Our American League Clone…

Stop me if you’ve heard this one before:

An offensively challenged team, relying in pitching and defense, is challenging for Central Division title.

The Difference here is it’s the AL Central title, and the team I’m talking about isn’t the Cardinals, but the Kansas City Royals, our friends on the other side of the state.

I’ve had my eye on the Royals off and on for eons, thanks to Rany Jazayerli. I’ve been reading him all the way back to the ‘Rob and Rany on the Royals’ days.

Anyways, the comparison is admittedly a little broad, for the following reasons:

1) their defensive strength is in the outfield, while ours is in the infield.

2) the key to their staff is their bullpen. With three lights out relievers, for the last three innings, they only really need the starters to go six innings. Our bullpen, while it has been mostly reliable (especially when Pat Neshek is on the mound) is nowhere near as trustworthy as Kansas City’s, so we lean more heavily on our starters, with mixed results. For example, we lead the league in shutouts, but they actually have more quality starts.

They have a higher overall BA at .263 to our .251, but we have a higher .OBP at .317 to their .312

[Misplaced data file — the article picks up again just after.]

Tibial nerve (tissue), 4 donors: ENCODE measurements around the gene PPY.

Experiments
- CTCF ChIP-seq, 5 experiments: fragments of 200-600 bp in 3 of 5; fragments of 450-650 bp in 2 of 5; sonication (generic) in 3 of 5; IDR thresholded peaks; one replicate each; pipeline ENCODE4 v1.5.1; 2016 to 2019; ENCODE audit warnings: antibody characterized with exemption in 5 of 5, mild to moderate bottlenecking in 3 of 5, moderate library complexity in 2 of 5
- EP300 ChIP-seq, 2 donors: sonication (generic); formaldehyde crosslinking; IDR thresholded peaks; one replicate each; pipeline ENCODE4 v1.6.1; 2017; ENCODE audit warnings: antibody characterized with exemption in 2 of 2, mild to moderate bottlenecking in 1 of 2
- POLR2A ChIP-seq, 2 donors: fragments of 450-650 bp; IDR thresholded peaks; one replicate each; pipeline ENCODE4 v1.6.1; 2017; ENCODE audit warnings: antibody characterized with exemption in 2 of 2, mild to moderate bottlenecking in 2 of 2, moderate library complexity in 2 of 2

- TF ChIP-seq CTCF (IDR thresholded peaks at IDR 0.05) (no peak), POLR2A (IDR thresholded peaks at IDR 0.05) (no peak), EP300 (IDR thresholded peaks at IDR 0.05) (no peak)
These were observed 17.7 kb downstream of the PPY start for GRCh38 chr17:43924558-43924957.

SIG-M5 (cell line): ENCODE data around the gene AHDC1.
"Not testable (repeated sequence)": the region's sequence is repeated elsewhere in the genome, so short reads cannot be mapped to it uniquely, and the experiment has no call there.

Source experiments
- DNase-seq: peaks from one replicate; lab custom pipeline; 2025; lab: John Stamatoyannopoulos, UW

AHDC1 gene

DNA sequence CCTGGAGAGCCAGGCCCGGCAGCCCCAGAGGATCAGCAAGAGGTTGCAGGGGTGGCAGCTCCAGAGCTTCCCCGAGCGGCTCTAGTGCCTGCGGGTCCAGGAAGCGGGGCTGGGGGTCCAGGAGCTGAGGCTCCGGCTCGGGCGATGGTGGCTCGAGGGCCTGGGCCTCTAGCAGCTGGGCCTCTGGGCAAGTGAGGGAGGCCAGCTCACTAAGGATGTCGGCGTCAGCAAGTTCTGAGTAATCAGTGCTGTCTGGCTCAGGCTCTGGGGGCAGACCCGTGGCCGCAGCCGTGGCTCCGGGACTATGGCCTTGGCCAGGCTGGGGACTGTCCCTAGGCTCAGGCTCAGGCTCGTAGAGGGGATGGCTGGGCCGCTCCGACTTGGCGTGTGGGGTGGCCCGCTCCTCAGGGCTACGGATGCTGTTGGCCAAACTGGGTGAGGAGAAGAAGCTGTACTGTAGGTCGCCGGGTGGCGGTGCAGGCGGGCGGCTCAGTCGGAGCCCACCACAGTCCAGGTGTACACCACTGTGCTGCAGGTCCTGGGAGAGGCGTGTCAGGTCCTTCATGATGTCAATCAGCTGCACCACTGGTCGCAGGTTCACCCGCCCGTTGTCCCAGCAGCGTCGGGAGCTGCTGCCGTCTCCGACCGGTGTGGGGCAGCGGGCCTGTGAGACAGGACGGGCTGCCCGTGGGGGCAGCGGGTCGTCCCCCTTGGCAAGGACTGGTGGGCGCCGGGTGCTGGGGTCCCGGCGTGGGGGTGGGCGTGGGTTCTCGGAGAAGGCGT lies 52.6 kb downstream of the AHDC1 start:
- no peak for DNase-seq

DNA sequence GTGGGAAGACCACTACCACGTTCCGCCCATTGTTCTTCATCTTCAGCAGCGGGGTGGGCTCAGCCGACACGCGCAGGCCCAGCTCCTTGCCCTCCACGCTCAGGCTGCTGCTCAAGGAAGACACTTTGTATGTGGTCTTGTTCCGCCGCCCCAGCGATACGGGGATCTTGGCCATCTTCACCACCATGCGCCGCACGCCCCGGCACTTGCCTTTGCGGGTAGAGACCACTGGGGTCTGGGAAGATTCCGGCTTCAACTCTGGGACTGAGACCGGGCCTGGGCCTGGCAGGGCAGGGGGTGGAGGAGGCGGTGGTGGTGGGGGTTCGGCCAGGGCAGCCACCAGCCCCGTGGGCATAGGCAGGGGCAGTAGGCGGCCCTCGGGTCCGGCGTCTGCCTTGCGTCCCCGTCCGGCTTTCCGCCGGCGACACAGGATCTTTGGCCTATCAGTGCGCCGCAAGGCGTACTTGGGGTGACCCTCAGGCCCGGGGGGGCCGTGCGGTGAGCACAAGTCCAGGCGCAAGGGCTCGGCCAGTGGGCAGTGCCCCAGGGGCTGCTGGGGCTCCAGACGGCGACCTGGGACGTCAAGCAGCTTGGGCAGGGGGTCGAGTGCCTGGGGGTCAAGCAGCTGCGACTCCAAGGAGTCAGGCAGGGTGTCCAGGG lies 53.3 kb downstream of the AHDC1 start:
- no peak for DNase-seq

There are similarities though.

1) St. Louis ranks 2nd to last in home runs with 79, while KC ranks last with 71.

2) Our team ERA’s are almost exactly the same, theirs being 3.59 while ours is 3.60.

3) They have 213 doubles while we have 209, not much difference there.

So what is the key difference that separates the two teams on offense?

Speed.

They have four players with 10 or more stolen bases, while we have one. In fact they rank second in stolen bases with 102 while we rank 26th with 49. And they’ve only been caught stealing five more times than we have. There’s not a stat for number of times a team has taken an extra base vs. not attempting to do so, but if there was, I’m sure KC would lead us in it.

That team speed and overall aggressiveness on the bases has helped them rise to the middle of the pack in runs scored, a category the Cards rank next to last in. A higher OBP doesn’t matter if we can’t convert those extra base runners into runs.

Thanks for reading.

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